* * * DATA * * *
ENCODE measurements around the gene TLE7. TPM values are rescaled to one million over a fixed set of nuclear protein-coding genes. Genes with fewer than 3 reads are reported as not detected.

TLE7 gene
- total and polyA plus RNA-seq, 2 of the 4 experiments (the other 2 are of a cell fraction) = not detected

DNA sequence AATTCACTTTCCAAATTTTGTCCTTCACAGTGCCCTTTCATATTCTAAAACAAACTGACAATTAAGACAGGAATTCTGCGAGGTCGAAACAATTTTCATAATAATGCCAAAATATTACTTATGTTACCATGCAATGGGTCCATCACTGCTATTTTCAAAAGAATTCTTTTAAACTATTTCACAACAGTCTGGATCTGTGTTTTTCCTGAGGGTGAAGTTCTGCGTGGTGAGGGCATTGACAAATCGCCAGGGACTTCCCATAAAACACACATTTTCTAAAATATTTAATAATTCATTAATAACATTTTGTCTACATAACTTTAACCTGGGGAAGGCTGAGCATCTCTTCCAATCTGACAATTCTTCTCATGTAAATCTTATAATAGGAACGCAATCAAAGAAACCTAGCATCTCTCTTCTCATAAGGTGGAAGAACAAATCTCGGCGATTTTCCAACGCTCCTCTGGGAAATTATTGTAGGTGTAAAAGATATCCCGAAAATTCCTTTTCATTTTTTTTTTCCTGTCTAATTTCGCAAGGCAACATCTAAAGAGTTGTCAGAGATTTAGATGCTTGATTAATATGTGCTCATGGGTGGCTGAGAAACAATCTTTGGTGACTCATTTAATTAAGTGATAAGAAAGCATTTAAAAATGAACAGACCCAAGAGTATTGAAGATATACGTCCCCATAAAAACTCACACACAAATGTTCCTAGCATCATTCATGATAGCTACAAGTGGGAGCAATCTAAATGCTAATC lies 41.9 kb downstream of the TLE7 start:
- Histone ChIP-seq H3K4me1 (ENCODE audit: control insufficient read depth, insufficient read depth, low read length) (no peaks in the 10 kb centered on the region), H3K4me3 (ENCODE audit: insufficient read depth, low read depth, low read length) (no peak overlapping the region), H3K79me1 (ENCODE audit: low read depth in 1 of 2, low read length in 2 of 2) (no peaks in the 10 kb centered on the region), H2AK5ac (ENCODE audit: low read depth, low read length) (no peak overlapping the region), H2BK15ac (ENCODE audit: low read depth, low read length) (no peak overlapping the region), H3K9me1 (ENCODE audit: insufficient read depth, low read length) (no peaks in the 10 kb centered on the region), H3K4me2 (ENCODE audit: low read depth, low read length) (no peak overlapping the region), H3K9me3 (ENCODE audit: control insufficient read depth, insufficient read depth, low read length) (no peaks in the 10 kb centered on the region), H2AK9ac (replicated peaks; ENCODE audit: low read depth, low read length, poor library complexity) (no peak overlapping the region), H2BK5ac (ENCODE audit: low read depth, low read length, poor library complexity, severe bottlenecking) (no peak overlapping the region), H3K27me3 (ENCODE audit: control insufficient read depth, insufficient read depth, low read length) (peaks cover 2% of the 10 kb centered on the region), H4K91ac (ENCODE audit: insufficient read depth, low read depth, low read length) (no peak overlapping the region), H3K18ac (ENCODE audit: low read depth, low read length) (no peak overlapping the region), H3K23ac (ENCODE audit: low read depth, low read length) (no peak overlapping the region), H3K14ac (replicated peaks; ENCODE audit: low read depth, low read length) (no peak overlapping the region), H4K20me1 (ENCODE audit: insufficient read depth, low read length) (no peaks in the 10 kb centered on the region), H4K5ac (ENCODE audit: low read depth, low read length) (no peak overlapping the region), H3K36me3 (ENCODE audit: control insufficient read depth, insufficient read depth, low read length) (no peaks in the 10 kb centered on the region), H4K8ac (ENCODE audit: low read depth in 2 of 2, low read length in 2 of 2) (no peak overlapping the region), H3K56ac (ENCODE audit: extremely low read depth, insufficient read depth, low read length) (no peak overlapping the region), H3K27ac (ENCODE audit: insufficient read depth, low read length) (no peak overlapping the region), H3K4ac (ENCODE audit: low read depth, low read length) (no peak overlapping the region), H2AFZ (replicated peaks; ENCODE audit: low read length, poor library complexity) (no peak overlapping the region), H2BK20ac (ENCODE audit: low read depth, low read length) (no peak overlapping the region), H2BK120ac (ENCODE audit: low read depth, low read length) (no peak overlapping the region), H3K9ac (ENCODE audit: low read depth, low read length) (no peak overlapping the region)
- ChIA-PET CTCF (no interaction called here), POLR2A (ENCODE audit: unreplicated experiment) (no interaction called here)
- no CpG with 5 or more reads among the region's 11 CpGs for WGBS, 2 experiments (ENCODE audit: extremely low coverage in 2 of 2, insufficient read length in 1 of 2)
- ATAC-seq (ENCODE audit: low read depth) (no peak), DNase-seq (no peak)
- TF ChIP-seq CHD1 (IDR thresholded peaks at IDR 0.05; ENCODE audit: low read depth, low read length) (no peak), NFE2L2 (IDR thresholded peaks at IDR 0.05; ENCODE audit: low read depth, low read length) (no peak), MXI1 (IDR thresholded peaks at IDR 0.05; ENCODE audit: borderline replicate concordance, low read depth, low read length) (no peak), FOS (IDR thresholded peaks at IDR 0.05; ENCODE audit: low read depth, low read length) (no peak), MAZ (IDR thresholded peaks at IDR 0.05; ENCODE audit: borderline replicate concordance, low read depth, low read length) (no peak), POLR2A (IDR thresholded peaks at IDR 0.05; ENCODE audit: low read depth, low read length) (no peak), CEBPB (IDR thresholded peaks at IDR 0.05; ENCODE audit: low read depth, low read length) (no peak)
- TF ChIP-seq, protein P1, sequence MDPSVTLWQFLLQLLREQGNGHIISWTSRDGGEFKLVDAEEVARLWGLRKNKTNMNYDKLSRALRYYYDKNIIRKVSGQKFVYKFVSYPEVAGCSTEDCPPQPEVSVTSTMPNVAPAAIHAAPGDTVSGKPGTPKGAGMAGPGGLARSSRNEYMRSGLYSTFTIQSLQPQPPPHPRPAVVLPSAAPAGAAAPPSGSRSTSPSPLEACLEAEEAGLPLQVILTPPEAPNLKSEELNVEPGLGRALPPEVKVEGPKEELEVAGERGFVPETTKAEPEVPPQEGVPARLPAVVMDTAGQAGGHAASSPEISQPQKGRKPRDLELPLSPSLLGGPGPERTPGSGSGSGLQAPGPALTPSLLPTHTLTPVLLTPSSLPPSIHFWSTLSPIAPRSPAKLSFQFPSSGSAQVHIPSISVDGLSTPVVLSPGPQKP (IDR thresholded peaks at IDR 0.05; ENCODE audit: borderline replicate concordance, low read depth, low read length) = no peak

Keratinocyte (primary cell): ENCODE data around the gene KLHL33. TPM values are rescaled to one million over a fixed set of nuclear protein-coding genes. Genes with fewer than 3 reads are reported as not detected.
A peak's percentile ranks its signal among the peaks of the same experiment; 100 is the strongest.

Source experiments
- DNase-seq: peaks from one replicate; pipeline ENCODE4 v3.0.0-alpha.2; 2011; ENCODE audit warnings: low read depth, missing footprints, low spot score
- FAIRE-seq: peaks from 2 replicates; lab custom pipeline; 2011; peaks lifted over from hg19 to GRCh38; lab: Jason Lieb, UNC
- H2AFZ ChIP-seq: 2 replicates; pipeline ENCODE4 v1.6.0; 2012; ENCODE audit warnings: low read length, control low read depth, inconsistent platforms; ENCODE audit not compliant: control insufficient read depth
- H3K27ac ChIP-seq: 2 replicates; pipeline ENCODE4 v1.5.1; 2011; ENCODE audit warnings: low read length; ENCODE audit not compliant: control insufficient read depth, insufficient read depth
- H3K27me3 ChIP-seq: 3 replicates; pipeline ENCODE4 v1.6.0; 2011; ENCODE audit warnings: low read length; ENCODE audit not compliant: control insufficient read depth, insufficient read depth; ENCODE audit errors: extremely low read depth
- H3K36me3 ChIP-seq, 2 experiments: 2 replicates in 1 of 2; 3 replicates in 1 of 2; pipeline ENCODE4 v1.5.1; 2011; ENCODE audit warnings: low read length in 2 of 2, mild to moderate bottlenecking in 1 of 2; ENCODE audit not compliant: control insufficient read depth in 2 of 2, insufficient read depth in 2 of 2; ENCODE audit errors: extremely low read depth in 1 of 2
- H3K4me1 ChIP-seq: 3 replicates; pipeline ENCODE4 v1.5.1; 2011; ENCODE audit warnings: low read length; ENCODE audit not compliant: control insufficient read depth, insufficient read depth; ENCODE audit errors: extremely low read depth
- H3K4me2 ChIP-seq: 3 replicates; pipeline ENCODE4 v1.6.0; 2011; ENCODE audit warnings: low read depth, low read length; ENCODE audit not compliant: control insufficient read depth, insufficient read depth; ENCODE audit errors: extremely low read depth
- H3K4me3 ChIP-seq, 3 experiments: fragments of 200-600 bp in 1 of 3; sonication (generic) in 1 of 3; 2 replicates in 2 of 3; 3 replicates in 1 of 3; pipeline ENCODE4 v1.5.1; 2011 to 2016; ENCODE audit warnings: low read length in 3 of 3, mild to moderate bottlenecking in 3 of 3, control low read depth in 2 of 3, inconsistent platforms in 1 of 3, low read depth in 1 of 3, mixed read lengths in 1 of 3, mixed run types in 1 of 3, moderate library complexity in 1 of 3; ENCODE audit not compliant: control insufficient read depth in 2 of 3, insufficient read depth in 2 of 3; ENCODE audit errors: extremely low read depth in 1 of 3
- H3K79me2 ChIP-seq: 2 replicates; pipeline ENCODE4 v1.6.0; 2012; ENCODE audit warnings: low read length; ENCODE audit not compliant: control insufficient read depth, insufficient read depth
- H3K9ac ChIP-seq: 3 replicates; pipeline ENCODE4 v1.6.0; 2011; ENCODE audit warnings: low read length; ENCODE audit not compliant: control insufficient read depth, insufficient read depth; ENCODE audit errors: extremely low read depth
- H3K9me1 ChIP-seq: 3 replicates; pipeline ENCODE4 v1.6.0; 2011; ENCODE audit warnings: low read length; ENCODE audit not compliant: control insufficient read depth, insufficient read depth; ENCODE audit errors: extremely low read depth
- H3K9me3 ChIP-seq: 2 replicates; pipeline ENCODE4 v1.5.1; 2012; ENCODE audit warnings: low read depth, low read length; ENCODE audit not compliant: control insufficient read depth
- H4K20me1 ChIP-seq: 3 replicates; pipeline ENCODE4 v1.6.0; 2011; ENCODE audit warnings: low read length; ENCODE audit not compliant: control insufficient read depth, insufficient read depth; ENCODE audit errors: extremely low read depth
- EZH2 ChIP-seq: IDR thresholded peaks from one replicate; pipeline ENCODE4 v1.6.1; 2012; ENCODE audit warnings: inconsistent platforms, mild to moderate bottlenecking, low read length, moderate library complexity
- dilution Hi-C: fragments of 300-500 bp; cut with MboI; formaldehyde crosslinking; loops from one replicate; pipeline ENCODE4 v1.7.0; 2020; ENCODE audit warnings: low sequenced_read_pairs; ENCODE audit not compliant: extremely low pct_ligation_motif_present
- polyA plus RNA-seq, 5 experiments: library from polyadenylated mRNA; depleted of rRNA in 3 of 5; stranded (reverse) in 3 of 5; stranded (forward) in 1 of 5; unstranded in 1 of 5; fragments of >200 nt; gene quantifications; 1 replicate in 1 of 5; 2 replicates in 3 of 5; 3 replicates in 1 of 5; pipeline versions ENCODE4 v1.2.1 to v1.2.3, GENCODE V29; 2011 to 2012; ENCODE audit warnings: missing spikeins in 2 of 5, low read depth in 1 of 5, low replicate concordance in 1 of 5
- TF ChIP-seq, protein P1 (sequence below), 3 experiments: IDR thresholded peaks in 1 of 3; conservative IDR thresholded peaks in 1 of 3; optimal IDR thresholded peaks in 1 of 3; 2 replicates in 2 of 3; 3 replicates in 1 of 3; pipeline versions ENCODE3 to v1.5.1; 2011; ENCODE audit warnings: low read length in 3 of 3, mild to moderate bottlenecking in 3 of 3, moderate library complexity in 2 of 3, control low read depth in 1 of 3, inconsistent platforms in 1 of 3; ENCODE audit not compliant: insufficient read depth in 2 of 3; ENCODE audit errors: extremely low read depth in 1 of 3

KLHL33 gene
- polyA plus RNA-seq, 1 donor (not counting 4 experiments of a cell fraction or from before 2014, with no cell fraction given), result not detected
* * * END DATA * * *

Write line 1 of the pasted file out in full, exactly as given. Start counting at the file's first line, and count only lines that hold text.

ENCODE measurements around the gene TLE7. TPM values are rescaled to one million over a fixed set of nuclear protein-coding genes. Genes with fewer than 3 reads are reported as not detected.